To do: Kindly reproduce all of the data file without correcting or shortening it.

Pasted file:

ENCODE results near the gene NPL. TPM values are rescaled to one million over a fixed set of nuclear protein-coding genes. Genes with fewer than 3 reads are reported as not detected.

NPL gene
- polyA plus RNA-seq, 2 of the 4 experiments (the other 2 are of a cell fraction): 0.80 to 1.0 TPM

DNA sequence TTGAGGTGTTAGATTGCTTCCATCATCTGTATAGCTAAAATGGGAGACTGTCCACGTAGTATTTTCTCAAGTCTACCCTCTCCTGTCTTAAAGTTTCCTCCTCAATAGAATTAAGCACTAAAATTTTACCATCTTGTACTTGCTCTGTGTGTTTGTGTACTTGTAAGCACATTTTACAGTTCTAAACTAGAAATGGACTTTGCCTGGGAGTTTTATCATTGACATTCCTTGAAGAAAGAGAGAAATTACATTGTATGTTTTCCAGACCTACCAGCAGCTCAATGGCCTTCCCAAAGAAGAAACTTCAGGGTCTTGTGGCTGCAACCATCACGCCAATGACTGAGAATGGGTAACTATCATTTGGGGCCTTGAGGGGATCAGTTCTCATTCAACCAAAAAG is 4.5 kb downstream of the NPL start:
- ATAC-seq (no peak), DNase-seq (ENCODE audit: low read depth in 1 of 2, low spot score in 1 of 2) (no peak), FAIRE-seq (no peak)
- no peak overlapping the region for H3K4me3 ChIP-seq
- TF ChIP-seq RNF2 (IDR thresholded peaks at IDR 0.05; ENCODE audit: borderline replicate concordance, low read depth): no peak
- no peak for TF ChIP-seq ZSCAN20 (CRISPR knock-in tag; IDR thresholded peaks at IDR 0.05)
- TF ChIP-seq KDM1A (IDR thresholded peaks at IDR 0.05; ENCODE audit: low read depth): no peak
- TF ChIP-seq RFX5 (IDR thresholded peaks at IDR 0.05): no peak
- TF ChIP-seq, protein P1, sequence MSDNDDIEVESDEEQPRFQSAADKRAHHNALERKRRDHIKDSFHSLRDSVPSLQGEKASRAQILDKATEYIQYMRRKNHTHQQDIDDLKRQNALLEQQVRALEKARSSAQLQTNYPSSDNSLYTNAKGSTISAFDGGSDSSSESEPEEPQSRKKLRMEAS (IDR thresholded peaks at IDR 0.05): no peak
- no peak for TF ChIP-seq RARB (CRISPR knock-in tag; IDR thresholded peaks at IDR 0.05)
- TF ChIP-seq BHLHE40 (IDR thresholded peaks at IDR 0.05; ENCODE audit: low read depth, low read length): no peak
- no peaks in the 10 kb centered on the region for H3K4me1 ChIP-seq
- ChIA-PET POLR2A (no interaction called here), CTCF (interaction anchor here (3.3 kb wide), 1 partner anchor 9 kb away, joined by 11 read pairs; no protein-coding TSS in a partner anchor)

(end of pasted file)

ENCODE results near the gene NPL. TPM values are rescaled to one million over a fixed set of nuclear protein-coding genes. Genes with fewer than 3 reads are reported as not detected.

NPL gene
- polyA plus RNA-seq, 2 of the 4 experiments (the other 2 are of a cell fraction): 0.80 to 1.0 TPM

DNA sequence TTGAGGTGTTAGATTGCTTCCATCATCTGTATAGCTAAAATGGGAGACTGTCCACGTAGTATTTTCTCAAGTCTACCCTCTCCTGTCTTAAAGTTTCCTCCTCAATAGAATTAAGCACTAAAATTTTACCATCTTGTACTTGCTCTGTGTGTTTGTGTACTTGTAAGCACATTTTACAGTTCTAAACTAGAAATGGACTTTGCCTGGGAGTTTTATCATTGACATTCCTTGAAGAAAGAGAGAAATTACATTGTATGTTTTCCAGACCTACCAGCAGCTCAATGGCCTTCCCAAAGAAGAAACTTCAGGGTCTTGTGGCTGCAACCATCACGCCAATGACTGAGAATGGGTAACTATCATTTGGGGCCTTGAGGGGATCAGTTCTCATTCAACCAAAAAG is 4.5 kb downstream of the NPL start:
- ATAC-seq (no peak), DNase-seq (ENCODE audit: low read depth in 1 of 2, low spot score in 1 of 2) (no peak), FAIRE-seq (no peak)
- no peak overlapping the region for H3K4me3 ChIP-seq
- TF ChIP-seq RNF2 (IDR thresholded peaks at IDR 0.05; ENCODE audit: borderline replicate concordance, low read depth): no peak
- no peak for TF ChIP-seq ZSCAN20 (CRISPR knock-in tag; IDR thresholded peaks at IDR 0.05)
- TF ChIP-seq KDM1A (IDR thresholded peaks at IDR 0.05; ENCODE audit: low read depth): no peak
- TF ChIP-seq RFX5 (IDR thresholded peaks at IDR 0.05): no peak
- TF ChIP-seq, protein P1, sequence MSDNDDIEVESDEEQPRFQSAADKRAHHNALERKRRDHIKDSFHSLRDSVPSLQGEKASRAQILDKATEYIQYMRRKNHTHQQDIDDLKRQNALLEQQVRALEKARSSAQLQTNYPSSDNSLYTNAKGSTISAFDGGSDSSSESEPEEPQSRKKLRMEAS (IDR thresholded peaks at IDR 0.05): no peak
- no peak for TF ChIP-seq RARB (CRISPR knock-in tag; IDR thresholded peaks at IDR 0.05)
- TF ChIP-seq BHLHE40 (IDR thresholded peaks at IDR 0.05; ENCODE audit: low read depth, low read length): no peak
- no peaks in the 10 kb centered on the region for H3K4me1 ChIP-seq
- ChIA-PET POLR2A (no interaction called here), CTCF (interaction anchor here (3.3 kb wide), 1 partner anchor 9 kb away, joined by 11 read pairs; no protein-coding TSS in a partner anchor)